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Bonnie-on-Stage

The Birds Are In The House

Have you ever seen the Alfred Hitchcock classic horror, The Birds?

It starts out innocently enough with a beautiful woman — Tippi Hedren — making small talk with a handsome man — in a pet shop. They are flirtatious and like most of the slow burns of Hitchcock horrors the characters slowly start to realize that they are trapped, much like the old adage "a bird in the house."

If you know old lore you know that is very bad luck.

Such is the case with New Vintage Theatre's fall offerings, Blackbird and Mockingbird Close running Oct.17-21 at The Black Box Theatre.

While the plays are completely different in tone and subject matter, the feeling of being enclosed and trapped is a common sensation for the characters. The result are two compelling offerings that are must see plays this season.

Blackbird is the story of a young woman, Una, (played by Hillary Omoe) who corners a man named Ray (played by Doug Brown) in the middle of his busy office and demands she talk to him about an abuse she suffered 15 years earlier. 

He is the abuser. Ray has done his time, suffered the humiliation, loss of employment and has changed his name. He has a new life and things are fine until Una storms in and demands he meet with her.

It is terrifying, energetic and heartbreaking and nothing like I have ever worked on before.

At our dress rehearsal, my knees literally knocked together in fear watching their intensity and I know the play.

Mockingbird Close is a bird of a different feather, a fairytale for adults. Iris (Hailey Sabourin) and Hank (Graham Daley) are a couple in "a perfect 1950s suburban bungalow, on a quiet, safe, suburban street."

One night at a cocktail party their son goes missing.

At first they blame each other for losing track of him-"You smelled like liquor," Hank accuses, while Iris quips, "You smelled like perfume."

But soon it becomes apparent that their son is gone they are forced to go out into their crescent Mockingbird Close" and ask their very unusual neighbours if they have seen him.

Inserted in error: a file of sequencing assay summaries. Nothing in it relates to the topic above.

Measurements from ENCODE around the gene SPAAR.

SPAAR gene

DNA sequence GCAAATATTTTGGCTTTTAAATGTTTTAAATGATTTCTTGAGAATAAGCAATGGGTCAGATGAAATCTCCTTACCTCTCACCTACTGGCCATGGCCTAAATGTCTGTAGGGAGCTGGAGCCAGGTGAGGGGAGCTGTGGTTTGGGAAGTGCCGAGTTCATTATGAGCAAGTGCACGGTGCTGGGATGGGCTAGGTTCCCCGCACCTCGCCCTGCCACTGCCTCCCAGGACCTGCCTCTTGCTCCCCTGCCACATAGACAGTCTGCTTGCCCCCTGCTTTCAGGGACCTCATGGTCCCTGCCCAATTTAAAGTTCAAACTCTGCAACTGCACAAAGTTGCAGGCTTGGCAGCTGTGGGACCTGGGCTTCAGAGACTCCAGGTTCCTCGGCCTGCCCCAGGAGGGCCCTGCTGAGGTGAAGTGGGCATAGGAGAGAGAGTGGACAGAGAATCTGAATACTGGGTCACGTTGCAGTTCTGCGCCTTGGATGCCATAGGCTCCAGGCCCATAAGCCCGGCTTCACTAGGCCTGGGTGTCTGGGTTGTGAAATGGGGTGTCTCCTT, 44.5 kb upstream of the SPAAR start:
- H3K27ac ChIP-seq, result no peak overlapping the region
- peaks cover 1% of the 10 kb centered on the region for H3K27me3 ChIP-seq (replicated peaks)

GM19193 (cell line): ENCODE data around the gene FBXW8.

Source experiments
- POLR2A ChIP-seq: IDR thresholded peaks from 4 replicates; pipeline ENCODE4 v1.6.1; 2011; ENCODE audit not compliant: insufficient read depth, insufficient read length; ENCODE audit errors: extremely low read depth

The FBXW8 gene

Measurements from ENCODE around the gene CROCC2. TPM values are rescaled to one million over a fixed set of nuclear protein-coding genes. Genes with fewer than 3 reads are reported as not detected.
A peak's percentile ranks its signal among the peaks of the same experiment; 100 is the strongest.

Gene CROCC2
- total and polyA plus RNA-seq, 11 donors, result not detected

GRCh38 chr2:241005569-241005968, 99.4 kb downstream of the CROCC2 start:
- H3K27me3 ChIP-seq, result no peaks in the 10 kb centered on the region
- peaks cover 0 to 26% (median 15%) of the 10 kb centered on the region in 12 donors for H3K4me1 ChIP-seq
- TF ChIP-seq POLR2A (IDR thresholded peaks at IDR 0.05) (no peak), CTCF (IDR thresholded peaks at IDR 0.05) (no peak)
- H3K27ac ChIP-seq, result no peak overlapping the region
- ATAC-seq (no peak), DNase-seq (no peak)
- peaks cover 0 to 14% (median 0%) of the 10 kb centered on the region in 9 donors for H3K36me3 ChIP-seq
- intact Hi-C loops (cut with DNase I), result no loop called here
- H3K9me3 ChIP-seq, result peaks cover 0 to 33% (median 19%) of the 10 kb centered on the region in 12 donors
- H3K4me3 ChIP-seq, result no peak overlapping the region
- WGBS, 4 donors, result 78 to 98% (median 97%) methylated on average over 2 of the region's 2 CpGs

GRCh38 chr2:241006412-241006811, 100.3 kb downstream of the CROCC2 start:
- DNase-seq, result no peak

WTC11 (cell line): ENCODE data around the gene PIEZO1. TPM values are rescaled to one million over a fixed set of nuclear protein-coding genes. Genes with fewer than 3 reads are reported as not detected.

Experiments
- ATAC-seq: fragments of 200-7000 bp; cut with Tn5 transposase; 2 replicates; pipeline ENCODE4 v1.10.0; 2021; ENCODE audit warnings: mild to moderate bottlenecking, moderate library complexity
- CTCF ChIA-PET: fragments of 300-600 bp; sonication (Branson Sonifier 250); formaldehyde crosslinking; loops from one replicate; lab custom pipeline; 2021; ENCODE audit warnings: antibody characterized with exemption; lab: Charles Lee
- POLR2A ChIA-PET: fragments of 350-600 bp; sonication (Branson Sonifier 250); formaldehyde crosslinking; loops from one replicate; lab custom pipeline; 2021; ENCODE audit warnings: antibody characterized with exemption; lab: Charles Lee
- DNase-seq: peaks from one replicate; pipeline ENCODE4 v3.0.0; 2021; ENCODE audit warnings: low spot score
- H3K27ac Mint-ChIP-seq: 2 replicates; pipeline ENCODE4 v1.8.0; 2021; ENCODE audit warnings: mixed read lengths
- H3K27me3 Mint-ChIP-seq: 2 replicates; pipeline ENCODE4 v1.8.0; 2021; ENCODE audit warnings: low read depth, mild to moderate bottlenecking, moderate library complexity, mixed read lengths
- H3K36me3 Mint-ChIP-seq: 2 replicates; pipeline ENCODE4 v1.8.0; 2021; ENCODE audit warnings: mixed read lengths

What they discover is that the residents of Mockingbird Close all have secrets, some of them deadly, making this a Twin Peaks-Mad Men style who dun it that is fun and scary.

Both plays are Kelowna premieres and Mockingbird Close is a B.C. premiere. To add to the excitement acclaimed "bad boy" of Canadian theatre, Trevor Schmidt, will be coming to see his play Mockingbird Close as and will be at post-show parties every night to talk about his weird, wonderful work. 

Wine sponsor for the event is Back Door Winery.

Audiences will not want to miss these frightening works-they are simply like nothing ever seen in Kelowna that will keep you thinking and talking long after you have left the theatre.

Blackbird — 7 p.m,, Oct. 17-20

Mockingbird Close — 9 p.m,, Oct. 17-20; Oct.21 at 7 p,m,

Tickets, $25, are available from www.selectyourtickets.com, Prospera Place box office or are $35 at the door.

Buy a two show pass for $40.

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About the Author

Bonnie Gratz is an actor, director, and playwright. She is the Artistic Director of Kelowna's New Vintage Theatre, and a member of the Playwright's Guild of Canada and The Literary and Dramaturges of North America. 

For more on Bonnie, check out www.bonnie-gratz.com or check out www.newvintage.ca

Contact Bonnie at:  [email protected]

 



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The views expressed are strictly those of the author and not necessarily those of Castanet. Castanet does not warrant the contents.

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